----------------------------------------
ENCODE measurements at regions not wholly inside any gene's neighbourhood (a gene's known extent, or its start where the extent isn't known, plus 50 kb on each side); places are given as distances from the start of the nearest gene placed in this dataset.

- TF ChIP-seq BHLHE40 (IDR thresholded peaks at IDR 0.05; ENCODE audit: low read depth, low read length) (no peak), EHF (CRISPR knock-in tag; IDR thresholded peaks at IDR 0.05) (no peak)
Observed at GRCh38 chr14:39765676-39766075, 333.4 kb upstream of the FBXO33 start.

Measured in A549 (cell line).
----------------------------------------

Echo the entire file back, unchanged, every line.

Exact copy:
ENCODE measurements at regions not wholly inside any gene's neighbourhood (a gene's known extent, or its start where the extent isn't known, plus 50 kb on each side); places are given as distances from the start of the nearest gene placed in this dataset.

- TF ChIP-seq BHLHE40 (IDR thresholded peaks at IDR 0.05; ENCODE audit: low read depth, low read length) (no peak), EHF (CRISPR knock-in tag; IDR thresholded peaks at IDR 0.05) (no peak)
Observed at GRCh38 chr14:39765676-39766075, 333.4 kb upstream of the FBXO33 start.

Measured in A549 (cell line).